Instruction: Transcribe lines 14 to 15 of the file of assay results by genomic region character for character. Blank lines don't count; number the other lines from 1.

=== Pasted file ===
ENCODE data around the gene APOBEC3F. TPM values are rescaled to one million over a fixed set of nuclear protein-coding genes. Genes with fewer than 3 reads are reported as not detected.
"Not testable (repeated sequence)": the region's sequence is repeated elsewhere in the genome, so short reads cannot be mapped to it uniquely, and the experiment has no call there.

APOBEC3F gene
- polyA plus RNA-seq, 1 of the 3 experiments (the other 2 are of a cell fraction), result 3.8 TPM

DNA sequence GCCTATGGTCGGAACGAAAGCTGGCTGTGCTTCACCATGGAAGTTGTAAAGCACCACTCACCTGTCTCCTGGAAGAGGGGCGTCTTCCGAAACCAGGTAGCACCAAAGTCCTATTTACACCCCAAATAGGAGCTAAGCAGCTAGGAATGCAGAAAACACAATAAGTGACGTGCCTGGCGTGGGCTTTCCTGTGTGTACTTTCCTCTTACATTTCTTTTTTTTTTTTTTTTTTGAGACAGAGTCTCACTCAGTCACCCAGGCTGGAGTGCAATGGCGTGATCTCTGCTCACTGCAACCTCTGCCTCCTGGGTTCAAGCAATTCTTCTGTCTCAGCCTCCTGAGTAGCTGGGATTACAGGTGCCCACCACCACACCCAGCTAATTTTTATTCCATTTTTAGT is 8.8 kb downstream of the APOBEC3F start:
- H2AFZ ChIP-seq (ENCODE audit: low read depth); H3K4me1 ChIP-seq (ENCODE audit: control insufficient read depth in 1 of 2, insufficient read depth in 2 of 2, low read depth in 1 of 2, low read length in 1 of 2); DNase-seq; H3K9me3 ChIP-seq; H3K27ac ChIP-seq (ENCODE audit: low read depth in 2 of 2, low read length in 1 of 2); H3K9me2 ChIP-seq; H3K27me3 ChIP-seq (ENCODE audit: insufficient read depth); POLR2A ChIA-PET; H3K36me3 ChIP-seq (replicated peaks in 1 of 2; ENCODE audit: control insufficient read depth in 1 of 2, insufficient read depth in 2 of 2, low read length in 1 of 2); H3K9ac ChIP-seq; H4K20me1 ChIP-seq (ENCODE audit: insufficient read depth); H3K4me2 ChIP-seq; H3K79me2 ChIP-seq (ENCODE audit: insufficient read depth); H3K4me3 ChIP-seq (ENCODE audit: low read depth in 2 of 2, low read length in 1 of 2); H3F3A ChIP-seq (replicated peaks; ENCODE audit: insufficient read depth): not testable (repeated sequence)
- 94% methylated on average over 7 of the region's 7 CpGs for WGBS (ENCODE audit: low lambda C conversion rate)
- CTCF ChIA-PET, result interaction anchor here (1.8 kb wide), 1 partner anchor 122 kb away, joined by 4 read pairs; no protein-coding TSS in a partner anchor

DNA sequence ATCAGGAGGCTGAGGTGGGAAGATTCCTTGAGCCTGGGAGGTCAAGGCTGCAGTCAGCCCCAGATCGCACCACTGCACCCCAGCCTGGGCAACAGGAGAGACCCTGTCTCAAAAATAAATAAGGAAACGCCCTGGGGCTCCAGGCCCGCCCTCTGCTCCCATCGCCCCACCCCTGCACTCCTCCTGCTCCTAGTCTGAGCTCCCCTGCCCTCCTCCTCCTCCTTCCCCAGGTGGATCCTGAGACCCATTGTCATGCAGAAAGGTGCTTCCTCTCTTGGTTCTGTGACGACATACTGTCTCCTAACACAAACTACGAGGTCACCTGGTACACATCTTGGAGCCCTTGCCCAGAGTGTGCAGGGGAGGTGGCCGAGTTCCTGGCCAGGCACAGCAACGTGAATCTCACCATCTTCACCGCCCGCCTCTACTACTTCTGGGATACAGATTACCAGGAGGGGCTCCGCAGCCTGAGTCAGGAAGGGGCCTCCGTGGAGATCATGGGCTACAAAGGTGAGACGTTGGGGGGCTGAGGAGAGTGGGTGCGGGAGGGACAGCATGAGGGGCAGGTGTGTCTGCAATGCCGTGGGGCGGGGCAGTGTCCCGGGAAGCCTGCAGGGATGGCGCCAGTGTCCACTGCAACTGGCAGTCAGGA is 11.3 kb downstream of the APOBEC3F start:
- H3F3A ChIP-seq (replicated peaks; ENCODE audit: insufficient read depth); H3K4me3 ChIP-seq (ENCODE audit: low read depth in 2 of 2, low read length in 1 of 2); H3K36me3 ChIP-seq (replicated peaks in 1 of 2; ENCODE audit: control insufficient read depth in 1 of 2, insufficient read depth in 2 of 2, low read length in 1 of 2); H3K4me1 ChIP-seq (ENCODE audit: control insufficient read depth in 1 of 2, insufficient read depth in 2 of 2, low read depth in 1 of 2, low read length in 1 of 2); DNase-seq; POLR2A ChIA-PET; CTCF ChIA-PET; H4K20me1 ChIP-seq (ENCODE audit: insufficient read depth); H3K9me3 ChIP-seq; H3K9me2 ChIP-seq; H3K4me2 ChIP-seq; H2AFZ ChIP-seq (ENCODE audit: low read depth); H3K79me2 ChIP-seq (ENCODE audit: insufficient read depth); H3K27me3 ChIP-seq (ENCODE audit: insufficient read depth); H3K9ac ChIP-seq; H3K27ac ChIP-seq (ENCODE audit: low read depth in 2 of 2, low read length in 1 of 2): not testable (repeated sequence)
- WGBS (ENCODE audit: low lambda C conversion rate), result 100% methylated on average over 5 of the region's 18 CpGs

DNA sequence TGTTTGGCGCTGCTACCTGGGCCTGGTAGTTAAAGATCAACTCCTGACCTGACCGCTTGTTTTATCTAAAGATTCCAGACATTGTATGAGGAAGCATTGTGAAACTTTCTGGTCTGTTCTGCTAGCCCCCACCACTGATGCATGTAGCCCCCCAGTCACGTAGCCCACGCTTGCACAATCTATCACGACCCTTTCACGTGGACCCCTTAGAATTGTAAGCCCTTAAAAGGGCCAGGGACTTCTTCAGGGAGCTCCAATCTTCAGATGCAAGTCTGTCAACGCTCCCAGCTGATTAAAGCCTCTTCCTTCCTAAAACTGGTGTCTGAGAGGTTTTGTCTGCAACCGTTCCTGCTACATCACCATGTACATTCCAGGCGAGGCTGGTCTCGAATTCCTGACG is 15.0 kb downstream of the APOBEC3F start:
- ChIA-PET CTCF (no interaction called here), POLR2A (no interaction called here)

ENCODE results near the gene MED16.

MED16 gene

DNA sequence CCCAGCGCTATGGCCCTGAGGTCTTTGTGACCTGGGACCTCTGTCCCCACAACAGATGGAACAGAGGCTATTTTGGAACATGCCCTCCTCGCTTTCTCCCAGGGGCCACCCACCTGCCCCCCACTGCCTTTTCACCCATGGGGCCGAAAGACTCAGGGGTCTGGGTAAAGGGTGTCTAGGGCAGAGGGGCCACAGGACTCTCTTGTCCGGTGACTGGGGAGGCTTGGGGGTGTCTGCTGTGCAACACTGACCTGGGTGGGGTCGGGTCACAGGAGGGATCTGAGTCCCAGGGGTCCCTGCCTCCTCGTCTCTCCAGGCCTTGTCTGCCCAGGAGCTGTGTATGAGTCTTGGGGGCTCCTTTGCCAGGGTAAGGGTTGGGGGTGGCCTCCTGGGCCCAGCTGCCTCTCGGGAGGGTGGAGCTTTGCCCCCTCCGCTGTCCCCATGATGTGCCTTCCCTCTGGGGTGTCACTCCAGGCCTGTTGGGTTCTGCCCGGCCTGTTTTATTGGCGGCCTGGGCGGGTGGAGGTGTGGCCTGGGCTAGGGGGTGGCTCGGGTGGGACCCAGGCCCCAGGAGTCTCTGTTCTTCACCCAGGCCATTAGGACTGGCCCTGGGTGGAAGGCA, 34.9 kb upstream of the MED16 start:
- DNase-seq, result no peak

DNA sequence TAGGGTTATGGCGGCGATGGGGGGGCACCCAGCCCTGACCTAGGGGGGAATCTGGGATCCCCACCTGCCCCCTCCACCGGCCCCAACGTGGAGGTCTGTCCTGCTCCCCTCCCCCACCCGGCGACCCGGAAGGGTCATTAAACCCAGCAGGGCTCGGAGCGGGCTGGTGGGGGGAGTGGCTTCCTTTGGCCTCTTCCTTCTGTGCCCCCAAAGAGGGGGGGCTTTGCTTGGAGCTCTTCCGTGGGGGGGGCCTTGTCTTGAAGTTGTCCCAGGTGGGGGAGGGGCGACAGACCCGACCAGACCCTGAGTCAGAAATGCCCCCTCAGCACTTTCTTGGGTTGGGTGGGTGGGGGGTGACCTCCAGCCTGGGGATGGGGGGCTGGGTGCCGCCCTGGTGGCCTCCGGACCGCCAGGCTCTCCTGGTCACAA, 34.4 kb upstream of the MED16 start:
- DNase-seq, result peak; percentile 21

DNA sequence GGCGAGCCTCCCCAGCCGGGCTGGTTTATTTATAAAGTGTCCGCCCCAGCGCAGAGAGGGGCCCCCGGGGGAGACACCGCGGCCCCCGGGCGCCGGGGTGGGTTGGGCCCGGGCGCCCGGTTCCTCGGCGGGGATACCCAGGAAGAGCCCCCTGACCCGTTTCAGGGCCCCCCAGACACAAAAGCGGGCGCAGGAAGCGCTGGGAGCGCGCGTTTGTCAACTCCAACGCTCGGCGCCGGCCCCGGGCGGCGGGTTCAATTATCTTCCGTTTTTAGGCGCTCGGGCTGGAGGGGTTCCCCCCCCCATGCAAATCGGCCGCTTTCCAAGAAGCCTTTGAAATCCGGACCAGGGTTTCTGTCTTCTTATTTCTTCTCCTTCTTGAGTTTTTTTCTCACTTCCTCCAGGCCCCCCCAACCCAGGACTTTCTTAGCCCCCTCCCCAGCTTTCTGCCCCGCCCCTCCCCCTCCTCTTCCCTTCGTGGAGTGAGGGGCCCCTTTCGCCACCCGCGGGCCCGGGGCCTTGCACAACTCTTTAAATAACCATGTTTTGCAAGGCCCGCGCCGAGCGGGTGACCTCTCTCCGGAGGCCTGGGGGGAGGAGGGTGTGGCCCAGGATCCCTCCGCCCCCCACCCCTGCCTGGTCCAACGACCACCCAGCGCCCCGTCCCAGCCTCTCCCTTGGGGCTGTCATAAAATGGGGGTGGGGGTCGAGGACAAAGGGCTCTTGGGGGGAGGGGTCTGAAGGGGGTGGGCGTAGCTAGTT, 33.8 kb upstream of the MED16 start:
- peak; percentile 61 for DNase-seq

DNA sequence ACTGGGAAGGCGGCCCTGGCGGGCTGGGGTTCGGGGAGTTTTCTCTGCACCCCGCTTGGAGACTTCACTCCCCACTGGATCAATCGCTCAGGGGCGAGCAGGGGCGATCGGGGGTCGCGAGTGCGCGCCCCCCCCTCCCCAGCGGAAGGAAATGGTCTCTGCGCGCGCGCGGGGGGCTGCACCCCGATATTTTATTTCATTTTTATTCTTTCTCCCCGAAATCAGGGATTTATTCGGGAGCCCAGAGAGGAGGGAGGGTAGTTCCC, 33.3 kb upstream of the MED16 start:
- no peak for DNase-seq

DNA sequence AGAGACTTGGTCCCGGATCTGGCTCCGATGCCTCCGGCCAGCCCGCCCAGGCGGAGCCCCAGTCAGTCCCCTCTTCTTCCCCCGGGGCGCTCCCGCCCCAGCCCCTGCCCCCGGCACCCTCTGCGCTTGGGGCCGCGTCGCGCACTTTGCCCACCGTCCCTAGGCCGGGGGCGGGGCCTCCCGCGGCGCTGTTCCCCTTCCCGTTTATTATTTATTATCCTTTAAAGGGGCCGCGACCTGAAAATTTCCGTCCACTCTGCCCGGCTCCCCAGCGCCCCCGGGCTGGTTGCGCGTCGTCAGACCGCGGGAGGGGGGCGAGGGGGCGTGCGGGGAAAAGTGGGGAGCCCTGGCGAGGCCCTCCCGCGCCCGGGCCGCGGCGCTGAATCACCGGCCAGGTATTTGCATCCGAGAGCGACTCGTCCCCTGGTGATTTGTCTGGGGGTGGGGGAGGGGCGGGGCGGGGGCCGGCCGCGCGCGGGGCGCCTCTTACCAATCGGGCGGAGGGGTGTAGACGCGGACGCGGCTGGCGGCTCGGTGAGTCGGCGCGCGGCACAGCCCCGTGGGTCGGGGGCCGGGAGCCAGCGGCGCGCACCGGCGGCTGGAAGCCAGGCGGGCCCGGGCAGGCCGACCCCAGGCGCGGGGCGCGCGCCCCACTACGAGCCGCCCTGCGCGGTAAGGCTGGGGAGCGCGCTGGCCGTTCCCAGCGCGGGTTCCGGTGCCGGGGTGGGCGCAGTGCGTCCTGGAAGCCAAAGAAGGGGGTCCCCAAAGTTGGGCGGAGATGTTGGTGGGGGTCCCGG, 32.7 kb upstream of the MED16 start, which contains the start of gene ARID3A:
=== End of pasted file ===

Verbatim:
ENCODE results near the gene MED16.

MED16 gene